Literary fiction gets up my nose. Not the books themselves, necessarily, though some of them do put up-yer-arse-ness above readability and a bloody good yarn to far too great a degree. I mean the idea of it and its elitism. ‘So whose bloodline can you claim? Austen? Conrad?’ … ‘Sorry? Weldon. Keyes.’ ‘Oh. You’ll be needing next door.’
Then there’s the fact that most people, whilst claiming it as their friend, don’t know what it is. I’ve heard publishing folk talk about the need to categorise books so they ‘know where to put them in a bookshop’. Really? I’ve bought all kinds of books off alphabetised shelves and tables of random picks, and my local Sally Army secondhand shop doesn’t even bother dividing the As from the Zs. It never stops me finding what I want. Academics say they know what it is – generally it’s the ‘good’ stuff. A friend who writes genre crime fiction was once asked, ‘Why don’t you write literary fiction instead? You’re good enough.’ I went there once and wrote an essay challenging the existence of a binary opposition between literary fiction and genre fiction. Let’s just say that it was not wholly successful and my theory was not well received. I like to think that the problem was that I didn’t find the right way to make my point, not that I was entirely wrong.
Agents, publishers, academics, the writing industry, seem to be obsessed with labelling books and writers. Writer as brand is where it’s at. I once worked in branding and was told by the very bright but very drug-addled Creative Director that what the label was mattered less than that it be stuck to, consistent. Fine for a toothpaste or a firm of accountants, but a writer?
And the labelling starts before the work is created. It’s marketing, baby, respond to customer need! Tell me what you’re writing? Is it literary fiction or genre? These were the most common questions I was asked during my writing MA. I don’t know! If it’s not deep and intellectual, unlikely to be short-listed for a booker, does that mean that it needs to fit into a pre-existing genre jacket? You find yourself shopping for a genre, checking what’s in fashion, what might suit you. Young, unmarried female protagonist – clearly the high heels and designer handbag of chicklit. She’s married with children – grab the Boden catalogue for slim fit jeans and a co-ordinating sweater to disguise the mummy-midriff. Someone dies in dodgy circumstances – crime – something black, purple nail varnish. Add a bit of horror – stick a hoody on.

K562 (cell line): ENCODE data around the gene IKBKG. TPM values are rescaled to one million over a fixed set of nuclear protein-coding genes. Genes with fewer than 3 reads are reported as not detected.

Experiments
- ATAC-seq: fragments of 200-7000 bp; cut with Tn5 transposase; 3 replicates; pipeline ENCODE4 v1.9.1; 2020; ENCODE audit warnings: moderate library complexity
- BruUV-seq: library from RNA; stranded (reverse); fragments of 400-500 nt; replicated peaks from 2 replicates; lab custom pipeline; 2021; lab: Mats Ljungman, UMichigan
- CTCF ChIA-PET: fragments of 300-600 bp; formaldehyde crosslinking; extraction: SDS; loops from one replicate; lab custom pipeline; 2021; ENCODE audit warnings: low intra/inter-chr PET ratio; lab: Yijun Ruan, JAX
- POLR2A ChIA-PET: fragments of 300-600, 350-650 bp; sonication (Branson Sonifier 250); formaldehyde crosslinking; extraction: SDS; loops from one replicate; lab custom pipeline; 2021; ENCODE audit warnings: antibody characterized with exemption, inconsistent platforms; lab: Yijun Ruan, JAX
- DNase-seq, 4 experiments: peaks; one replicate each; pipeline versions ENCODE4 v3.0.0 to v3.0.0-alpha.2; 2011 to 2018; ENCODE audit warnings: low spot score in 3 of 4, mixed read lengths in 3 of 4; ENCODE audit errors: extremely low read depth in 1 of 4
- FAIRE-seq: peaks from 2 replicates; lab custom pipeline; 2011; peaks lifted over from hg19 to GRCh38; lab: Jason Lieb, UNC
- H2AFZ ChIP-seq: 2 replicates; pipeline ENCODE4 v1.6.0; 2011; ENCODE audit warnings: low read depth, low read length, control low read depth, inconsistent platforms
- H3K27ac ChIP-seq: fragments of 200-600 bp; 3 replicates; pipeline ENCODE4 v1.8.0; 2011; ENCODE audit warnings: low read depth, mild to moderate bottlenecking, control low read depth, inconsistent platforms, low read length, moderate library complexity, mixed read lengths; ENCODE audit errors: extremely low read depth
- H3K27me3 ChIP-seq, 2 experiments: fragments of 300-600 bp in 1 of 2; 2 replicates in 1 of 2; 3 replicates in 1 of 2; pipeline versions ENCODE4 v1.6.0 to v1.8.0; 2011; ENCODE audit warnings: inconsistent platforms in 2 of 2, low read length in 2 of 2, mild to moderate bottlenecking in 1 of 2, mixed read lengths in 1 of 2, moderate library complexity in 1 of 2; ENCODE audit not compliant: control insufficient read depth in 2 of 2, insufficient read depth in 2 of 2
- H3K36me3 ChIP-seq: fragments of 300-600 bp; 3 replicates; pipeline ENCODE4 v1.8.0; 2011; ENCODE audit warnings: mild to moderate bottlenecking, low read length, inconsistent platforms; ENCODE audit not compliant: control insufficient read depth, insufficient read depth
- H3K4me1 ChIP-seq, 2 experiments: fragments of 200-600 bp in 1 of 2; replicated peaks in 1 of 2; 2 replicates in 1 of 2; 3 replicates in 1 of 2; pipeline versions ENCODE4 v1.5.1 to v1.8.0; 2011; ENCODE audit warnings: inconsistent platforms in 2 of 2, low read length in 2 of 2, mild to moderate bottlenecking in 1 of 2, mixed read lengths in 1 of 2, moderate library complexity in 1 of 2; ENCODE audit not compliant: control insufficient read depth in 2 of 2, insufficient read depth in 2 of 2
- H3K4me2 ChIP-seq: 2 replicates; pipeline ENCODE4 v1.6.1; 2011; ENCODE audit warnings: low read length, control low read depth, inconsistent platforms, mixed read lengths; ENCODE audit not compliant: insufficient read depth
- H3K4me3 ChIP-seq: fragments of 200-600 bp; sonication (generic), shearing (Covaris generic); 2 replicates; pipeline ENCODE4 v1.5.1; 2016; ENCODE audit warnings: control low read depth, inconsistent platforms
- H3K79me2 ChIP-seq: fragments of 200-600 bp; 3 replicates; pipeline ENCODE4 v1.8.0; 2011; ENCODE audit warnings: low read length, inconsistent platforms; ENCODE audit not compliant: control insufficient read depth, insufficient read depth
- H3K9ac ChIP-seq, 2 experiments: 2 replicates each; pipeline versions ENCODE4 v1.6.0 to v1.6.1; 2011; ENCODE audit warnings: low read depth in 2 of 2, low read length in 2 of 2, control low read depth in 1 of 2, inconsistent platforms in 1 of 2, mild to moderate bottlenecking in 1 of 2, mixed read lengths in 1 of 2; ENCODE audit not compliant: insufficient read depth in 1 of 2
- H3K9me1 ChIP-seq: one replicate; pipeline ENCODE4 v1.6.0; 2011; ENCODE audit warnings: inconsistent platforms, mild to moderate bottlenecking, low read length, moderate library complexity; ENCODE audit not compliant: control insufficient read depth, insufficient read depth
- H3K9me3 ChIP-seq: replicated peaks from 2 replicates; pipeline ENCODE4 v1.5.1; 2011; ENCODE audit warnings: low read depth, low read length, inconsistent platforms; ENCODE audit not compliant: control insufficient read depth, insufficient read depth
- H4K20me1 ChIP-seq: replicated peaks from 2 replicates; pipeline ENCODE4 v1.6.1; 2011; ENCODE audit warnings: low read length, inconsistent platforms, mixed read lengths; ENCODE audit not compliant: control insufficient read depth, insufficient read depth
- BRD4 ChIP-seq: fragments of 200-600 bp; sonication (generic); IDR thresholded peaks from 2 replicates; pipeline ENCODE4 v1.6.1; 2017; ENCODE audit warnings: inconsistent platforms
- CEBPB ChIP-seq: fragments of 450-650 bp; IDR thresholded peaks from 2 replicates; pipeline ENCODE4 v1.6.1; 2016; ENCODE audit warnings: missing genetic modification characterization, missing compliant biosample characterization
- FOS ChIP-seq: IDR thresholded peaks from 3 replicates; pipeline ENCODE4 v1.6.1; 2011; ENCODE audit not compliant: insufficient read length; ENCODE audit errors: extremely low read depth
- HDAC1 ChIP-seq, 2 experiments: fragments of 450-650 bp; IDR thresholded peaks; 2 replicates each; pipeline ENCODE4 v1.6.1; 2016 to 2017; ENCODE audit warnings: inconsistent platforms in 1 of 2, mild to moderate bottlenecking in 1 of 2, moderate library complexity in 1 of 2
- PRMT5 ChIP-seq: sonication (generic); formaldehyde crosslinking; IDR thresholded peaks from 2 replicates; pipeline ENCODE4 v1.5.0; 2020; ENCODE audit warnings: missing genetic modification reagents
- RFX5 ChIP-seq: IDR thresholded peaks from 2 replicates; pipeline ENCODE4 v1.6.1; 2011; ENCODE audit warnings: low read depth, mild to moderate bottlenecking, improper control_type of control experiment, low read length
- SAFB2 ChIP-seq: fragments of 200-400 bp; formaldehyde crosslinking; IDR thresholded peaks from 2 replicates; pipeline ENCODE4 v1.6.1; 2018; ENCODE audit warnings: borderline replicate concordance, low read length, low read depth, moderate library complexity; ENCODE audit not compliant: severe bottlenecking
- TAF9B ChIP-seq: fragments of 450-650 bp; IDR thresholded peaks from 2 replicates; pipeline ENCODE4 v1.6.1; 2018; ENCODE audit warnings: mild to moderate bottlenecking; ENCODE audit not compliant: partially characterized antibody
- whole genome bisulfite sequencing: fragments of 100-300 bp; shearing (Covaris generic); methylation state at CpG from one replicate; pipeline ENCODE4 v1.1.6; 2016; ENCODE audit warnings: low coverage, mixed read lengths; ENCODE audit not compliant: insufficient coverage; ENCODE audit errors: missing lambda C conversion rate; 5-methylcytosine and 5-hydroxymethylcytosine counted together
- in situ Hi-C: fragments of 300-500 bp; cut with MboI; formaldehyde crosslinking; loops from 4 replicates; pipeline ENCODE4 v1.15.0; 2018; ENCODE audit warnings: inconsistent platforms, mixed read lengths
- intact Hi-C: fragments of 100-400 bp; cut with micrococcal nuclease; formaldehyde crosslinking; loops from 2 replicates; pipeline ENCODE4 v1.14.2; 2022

What if I want to shake things up, create my own style? Did Dickens think: Ahh, I think I’ll write literary fiction, something Dickensian?
Fine. I accept that it helps to know who you want to read your book and to be able to say it’s a bit like X or Y to help readers to find it. But if you try to hard to write within a box you can create a monster. What would Emily Bronte’s Wuthering Heights have been like if she’d tried to write it for the YA market? All those sensitive souls who want to write literary fiction and end up writing something faux brow (thank CF) and unreadable. What if you want to mix things up?
What do I know? I’ve decided to write my story and create my own genre (with some help – thanks AB). It’s called ‘Mummycrime’. It’s a mix and subversion of mummylit and crime fiction (not detective fiction – that’s another genre, silly!), and it’s literate, not literary. I’m hoping that if I say this enough, by the time the novel is finished I will have willed my genre into existence – think Boden jeans with something boho from Camden Market and purple nails, probably Mac.